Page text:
CLAVERIE (Clavery), PIERRE, naval officer, merchant, storekeeper, seigneur; b. 1719 at Susmiou (Oloron-Sainte-Marie, France), son of Jean Claverie, a merchant trader, and Jeanne La Barthe; buried 21 Aug. 1756 at Montreal.
Pierre Claverie arrived in Canada around 1745, probably as a naval officer. In 1746, while serving on board the Andromède, Claverie had to appear, along with the Sieur Fautoux, the ship’s captain, before the admiralty court of Quebec because some of the cargo on their ship had been mixed up with the Sultane’s during unloading. Everything seems to indicate that this error was intentional and that Claverie had a hand in it. When examined in this light, the incident seems to prove that Claverie tended to get involved in doubtful operations. His attitude, combined with the credit which his uncle Drouillet, a French merchant trader doing business with the colony, extended him, explains in large measure how Claverie succeeded in climbing the social ladder rapidly.
As astute as he was ambitious, Claverie quickly realized that he could benefit financially from the inextricable chaos into which François Bigot* was deliberately plunging the administration of the colony. He struck up friendships, therefore, with members of the famous clique: Jacques-Michel Bréard*, controller of the Marine, Guillaume Estèbe*, king’s storekeeper, and Jean-Victor Varin* de La Marre, financial commissary. As early as 1750 Claverie made an arrangement with Bigot to build a warehouse, part of which would encroach upon the king’s land and which the king would buy “at cost price” if ever the need arose. As the Sieur de Courville* wrote: “They had an immense store built near the intendant’s palace, with warehouses, and to avoid any appearance of mystery they sold by retail.” Claverie, who was the owner of the establishment, and Guillaume Estèbe worked together, according to the Sieur de Courville again, to try “to attract all the business and above all to supply all the king’s warehouses.”
For three years thereafter, Bigot always asked the court for inadequate quantities of certain supplies; he took good care to inform Claverie beforehand, and Claverie would lose no time in obtaining goods, not only to sell to the state at top price, but also to “supply the king with the same goods several times over, and make him pay more each time.” Exasperated at seeing their sales decline, the Quebec merchants nicknamed the establishment “La Friponne” (“the Rogue”). The ineffable Bigot was to pretend that “a servant-girl who had committed a theft there had first been responsible for the name.” He later had to admit, however, that the merchant traders had kept the name and attributed quite a different meaning to it.
In view of the dissatisfaction, Bigot found himself obliged to buy “La Friponne” in 1753, paying 23,668 livres for it, and to close down the establishment. It was high time, moreover, for the abuses being committed in the colony were no longer unknown at court. On 1 June 1754 the minister of Marine, Antoine-Louis Rouillé, wrote a letter to Bigot in which he indicated clearly that he was well aware of the real activities of “La Friponne.” He pointed out that “everything had been parcelled out,” mentioning specifically that Bréard kept for himself all chartering of ships for the king, Michel-Jean-Hugues Péan* had a monopoly for supplying flour and vegetables, Joseph-Michel Cadet* for meat supplies, and Claverie for all other supplies for the warehouse in Quebec. The former owner of “La Friponne,” however, had had all the time he needed to make his fortune, and on 28 Oct. 1754 he bought the seigneury of Rivière-du-Loup-en-haut, on Lac Saint-Pierre, and some days later that of Madawaska.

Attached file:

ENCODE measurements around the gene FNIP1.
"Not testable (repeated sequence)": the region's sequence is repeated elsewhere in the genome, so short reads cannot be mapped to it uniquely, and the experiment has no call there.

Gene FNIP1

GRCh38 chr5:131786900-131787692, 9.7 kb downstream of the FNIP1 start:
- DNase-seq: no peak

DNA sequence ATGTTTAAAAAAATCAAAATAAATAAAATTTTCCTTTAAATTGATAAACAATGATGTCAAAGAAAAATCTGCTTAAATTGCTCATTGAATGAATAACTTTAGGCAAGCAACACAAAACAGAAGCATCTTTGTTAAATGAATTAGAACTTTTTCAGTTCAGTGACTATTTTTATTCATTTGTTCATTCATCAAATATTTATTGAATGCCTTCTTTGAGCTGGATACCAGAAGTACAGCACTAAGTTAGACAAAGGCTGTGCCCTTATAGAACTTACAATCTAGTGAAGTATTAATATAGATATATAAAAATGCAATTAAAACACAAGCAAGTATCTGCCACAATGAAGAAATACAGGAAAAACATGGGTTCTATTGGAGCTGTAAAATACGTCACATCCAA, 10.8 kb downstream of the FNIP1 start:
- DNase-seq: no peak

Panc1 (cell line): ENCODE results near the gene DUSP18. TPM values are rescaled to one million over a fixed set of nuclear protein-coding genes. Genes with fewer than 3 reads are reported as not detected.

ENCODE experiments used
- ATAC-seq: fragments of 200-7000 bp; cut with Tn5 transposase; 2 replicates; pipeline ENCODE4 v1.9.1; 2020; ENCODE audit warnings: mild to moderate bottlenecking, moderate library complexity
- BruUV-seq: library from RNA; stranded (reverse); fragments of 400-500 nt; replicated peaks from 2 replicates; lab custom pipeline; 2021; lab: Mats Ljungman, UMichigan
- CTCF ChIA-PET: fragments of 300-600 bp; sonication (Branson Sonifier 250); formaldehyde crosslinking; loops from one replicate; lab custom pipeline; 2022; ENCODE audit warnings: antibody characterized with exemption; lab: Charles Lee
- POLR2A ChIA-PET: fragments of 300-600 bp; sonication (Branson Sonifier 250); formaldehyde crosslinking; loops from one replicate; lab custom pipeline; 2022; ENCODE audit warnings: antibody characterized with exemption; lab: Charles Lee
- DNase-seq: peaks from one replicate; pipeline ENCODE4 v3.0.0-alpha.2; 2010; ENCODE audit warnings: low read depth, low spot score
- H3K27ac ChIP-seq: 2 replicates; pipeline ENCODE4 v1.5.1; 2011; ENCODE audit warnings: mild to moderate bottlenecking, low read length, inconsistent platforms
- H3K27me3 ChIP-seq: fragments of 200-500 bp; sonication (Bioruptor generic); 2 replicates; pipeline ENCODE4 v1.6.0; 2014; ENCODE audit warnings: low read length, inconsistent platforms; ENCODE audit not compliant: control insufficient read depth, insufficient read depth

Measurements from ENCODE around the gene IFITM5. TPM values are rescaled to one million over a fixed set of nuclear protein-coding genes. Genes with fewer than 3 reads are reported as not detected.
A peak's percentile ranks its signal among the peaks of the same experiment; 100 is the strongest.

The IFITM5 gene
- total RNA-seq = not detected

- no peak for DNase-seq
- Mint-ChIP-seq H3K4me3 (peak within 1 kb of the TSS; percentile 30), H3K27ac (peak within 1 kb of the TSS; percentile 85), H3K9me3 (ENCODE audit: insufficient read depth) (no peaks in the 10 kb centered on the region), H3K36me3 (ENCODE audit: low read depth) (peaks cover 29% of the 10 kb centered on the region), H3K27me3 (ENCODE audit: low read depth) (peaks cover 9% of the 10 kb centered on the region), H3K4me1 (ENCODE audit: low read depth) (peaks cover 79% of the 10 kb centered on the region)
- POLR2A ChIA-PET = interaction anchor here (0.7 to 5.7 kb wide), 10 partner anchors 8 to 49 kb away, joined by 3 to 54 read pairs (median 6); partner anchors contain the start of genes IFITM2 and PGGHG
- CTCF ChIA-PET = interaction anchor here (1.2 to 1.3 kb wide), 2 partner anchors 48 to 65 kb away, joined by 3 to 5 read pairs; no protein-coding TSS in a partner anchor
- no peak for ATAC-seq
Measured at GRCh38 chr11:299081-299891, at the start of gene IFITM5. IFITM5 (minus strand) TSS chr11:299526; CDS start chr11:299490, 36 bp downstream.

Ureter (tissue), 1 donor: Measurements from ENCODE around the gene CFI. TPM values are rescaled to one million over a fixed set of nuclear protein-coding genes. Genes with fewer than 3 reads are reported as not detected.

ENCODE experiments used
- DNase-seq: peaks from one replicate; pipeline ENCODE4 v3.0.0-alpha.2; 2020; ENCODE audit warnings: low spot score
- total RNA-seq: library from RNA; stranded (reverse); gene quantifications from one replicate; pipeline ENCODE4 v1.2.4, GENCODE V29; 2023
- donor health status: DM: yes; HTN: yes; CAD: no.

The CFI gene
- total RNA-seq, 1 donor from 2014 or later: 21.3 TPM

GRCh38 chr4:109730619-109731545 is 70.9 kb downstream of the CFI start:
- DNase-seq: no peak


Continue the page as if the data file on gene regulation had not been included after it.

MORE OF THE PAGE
During the winter of 1754–55 Bigot had to go to justify himself before the court. Having succeeded only too well, he returned to the colony the following spring. Because Estèbe was leaving for Europe, Bigot gave the position of storekeeper to Claverie as “a reward for having managed ‘La Friponne’ well.” Claverie then lost no time in finding jobs for “his relatives.” However, he held the office for eight months only; he died in Montreal in August 1756, apparently of smallpox.
On 29 Jan. 1753, in Quebec, Pierre Claverie had married Marie-Anne, the 15-year-old daughter of Jean-Baptiste Dupéré, a Quebec merchant; of this marriage a daughter was born. After her husband’s death Mme Claverie married on 9 May 1758, at Sainte-Foy, Nicolas-Antoine Dandane Danseville de L’Étendard, a lieutenant in the royal corps of artillery and engineering. At that time, in addition to her father’s property and the two seigneuries, she owned 164,657 livres 12 sols “in bills of exchange on the treasury, promissory notes, money in coins and paper.”
Contrary to what Cyprien Tanguay* claims, Claverie did not replace Estèbe on the Conseil Supérieur in 1755 or 1756. In fact, Estèbe did not relinquish his seat until 1 Feb. 1758, when Claverie was already dead. The fact that Claverie was a king’s councillor, not a councillor of the Conseil Supérieur, likely explains this mistake.
ANQ, Greffe de R.-C. Barolet, 27 janv. 1753, 6 mai 1758; Greffe de J.-C. Panet, 18 déc. 1758. “Les malignités du sieur de Courville,” BRH, L (1944), 65–86, 97–117. PAC Report, 1905, I, pt.vi, 193. Dictionnaire national des Canadiens français (1608–1760) (2v., Montréal, 1958). P.-G. Roy, Inv. contrats de mariage, II, 51; Inv. jug. et délib., 1717–1760. Tanguay, Dictionnaire. Frégault, François Bigot. P.-G. Roy, Bigot et sa bande, 258–61. Amédée Gosselin, “François-Joseph de Vienne et le journal du siège de Québec en 1759,” APQ Rapport, 1922–23, 408. “Pierre Claverie a-t-il été membre du Conseil souverain?” BRH, XXIII (1917), 256. J.-E. Roy, “Les conseillers du Conseil souverain de la Nouvelle-France,” BRH, I (1895), 177–88, P.-G. Roy, “Jean-Victor Varin de la Marre,” BRH, XXII (1916), 176–82.